Richard Barter, also known as Rattlesnake Dick and Dick Woods, was born in Quebec, Canada, the son of a British officer around 1833. Though little is known of his early history, he was said to have been a reckless sort of boy
During California’s Gold Rush days, he migrated there in 1850, accompanied by an older brother and an old man who was some sort of relative. Settling in at Rattlesnake Bar, a small mining camp in Placer County, the brother and other man soon returned to Canada. But, Dick remained at the camp, working for other miners and doing a little prospecting on his own.
However, Barter was unsuccessful in his quest for gold and soon decided to turn to a life of crime. He began with rustling horses but was as unsuccessful at that as he was at finding gold. In no time, he was arrested and sent to prison for two years.
When he was released he formed a gang made up of brothers, Cyrus and George Skinner, along with several others. In 1856, Barter learned from a drunken mining engineer that large gold shipments were being sent down Trinity Mountain from the Yreka and Klamath River Mines.
Barter sent George Skinner and three others to intercept the gold shipment, which was packed on mules. George and the other bandits stopped the mule train outside of Nevada City, California holding guns on the muleskinners. Meekly the men turned over $80,600 in gold bullion to Skinner and his men, without a shot being fired.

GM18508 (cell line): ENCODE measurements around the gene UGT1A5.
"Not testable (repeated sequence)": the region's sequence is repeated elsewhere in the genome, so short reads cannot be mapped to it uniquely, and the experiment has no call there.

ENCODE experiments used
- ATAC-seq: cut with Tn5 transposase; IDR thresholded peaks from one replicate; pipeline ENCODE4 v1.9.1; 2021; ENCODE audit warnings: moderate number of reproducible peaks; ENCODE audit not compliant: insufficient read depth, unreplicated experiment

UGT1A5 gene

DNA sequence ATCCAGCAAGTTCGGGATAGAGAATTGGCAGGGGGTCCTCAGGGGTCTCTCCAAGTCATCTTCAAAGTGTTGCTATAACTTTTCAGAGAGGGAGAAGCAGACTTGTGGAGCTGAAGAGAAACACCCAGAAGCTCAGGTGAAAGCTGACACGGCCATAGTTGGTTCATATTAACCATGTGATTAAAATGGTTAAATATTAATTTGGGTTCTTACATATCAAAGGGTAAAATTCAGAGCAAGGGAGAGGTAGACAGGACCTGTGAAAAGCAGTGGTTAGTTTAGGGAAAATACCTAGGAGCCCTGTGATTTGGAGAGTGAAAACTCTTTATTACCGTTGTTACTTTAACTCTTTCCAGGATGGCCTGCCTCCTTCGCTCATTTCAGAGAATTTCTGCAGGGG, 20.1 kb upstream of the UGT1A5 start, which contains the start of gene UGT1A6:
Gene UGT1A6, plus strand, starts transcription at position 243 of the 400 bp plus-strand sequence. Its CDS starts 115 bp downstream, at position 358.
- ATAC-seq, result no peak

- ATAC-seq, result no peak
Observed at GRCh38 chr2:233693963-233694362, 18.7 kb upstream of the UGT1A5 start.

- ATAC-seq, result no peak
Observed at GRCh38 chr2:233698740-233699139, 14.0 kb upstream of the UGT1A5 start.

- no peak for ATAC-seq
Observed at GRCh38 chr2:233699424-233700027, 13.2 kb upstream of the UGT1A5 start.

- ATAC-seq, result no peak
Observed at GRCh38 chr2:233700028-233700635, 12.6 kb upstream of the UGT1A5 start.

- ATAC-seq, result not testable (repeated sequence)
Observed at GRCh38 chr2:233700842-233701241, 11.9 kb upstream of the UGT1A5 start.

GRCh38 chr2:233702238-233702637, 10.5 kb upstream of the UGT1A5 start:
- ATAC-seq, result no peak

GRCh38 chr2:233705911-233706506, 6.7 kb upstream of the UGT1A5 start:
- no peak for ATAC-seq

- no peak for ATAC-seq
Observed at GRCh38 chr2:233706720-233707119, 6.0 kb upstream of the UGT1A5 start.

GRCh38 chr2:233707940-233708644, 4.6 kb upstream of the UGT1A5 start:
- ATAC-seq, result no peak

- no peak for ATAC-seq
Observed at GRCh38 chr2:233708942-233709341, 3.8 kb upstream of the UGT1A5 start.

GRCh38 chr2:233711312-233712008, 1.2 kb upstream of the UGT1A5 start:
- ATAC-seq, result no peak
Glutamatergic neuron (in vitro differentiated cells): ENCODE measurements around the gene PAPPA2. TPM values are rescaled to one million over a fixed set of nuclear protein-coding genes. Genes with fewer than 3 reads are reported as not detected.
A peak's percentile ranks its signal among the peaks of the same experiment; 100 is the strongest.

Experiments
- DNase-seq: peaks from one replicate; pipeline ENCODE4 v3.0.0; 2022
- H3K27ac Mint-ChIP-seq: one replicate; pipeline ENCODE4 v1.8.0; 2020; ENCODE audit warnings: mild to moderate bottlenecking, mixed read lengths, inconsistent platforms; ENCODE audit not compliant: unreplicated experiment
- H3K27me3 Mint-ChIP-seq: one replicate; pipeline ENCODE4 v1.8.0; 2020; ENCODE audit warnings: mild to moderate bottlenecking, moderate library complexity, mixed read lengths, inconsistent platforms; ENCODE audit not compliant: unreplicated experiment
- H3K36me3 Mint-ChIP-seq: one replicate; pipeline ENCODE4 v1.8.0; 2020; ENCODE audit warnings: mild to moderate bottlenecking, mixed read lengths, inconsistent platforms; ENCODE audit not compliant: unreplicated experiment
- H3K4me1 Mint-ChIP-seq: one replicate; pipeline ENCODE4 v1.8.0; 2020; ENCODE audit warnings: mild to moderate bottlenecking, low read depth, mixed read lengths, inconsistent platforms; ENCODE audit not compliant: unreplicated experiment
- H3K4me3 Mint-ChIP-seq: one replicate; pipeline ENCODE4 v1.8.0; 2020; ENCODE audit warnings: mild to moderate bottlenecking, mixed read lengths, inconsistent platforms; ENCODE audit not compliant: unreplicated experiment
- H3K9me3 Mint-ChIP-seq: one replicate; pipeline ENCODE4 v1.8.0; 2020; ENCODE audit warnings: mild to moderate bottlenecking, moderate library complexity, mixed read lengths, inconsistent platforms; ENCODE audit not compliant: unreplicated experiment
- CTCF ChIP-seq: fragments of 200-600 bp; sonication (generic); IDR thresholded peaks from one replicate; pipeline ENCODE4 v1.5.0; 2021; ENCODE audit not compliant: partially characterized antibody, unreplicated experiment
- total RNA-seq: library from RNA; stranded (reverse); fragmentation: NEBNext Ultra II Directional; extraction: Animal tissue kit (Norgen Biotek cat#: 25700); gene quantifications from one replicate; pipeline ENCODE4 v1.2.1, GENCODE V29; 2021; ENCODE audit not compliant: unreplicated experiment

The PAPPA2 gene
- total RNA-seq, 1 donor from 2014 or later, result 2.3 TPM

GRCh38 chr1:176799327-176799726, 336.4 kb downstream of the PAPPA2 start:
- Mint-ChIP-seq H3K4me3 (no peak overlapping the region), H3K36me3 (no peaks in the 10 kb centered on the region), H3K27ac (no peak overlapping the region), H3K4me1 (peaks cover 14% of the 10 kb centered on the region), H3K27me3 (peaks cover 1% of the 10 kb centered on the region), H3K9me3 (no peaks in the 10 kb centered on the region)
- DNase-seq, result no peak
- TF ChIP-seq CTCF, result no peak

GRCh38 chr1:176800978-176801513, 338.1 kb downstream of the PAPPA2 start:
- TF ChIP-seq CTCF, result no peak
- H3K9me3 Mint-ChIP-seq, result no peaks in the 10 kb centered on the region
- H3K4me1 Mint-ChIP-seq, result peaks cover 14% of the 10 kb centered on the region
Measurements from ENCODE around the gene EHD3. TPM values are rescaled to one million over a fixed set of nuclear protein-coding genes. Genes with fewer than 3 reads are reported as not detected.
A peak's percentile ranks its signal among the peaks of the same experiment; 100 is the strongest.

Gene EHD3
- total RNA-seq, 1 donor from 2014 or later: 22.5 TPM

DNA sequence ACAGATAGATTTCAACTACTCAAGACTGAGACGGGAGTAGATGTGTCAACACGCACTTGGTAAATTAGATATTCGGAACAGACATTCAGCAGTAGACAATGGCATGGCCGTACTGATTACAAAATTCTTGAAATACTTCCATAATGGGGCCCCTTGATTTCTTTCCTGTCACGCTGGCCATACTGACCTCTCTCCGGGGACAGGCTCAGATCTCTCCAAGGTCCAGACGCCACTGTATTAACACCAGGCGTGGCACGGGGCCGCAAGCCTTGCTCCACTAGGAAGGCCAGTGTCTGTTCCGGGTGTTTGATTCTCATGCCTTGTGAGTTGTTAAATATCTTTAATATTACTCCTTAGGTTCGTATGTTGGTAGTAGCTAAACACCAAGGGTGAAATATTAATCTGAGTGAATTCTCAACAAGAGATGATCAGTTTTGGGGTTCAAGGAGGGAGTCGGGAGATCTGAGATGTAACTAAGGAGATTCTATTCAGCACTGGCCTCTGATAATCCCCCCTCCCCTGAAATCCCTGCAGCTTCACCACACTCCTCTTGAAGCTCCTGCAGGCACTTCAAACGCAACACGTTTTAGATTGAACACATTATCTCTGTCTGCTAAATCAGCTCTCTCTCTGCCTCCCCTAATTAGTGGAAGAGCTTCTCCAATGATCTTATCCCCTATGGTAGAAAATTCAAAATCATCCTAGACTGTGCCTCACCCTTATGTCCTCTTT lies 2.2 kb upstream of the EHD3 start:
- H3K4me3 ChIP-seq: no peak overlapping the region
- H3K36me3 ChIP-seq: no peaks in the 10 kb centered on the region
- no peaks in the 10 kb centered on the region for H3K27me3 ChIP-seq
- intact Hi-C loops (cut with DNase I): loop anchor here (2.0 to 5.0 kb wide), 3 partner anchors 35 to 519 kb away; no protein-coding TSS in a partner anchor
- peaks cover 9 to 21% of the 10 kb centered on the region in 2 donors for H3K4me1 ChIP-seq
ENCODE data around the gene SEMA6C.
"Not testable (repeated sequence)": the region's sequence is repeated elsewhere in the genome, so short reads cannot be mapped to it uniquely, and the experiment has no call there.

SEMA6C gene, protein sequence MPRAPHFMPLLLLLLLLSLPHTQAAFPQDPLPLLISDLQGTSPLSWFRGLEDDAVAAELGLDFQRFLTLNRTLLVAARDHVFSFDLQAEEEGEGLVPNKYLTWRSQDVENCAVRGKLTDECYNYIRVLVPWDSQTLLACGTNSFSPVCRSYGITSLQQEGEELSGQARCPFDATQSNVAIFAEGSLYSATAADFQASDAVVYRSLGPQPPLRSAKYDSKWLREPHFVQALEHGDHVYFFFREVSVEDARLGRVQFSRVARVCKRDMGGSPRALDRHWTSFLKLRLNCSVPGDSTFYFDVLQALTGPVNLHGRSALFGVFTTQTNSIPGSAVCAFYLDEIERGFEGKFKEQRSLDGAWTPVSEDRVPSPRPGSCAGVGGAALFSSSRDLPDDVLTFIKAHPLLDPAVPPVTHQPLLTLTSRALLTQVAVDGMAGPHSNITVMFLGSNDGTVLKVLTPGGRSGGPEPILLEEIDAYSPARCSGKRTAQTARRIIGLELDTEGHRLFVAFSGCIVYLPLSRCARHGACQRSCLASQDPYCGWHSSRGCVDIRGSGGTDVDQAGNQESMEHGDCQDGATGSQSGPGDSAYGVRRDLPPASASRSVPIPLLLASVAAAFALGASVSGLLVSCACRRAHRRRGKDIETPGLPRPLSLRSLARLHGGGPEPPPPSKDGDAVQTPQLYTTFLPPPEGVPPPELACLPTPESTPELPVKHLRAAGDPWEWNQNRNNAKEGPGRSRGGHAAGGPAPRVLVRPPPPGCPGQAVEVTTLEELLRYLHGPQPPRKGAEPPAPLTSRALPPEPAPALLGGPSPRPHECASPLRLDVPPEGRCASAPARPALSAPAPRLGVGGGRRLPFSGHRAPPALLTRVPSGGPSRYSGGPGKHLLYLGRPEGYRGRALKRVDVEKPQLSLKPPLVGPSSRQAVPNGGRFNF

The bandits then made off with the shipment to keep a rendezvous at Folsom with Barter and Cyrus Skinner. However, George Skinner found it next to impossible to take the heavy gold shipment down the mountain passes without fresh mules. Soon, he split up the gold shipment burying half of it in the mountains.
Making their way to Auburn, the outlaws were soon intercepted by a Wells Fargo posse and gunfight ensued. In the melee, George Skinner was killed and his confederates fled. The lawmen recovered $40,600 of the stolen loot and though they searched diligently, they failed to find the remaining $40,000.
In the meantime, Rattlesnake Dick and Cy Skinner weren’t at the rendezvous point in Folsom, as they had just been jailed for stealing mules. When they were released, Barter immediately sought out George Skinner to obtain his share of the gold shipment, only to find that Skinner had been killed. Cy Skinner and Barter spent the next several weeks trying to find the buried gold before they finally gave up.
Both men soon went back to robbing stagecoaches but their luck soon ran out. On July 11, 1859, Sheriff J. Boggs trapped Barter and Skinner in a mountain pass near Auburn, California. Boggs fired a shot right into the heart of Rattlesnake Dick, killing him instantly. Skinner was wounded, but lived to be taken into custody and given a long prison sentence.
The treasure has never been recovered.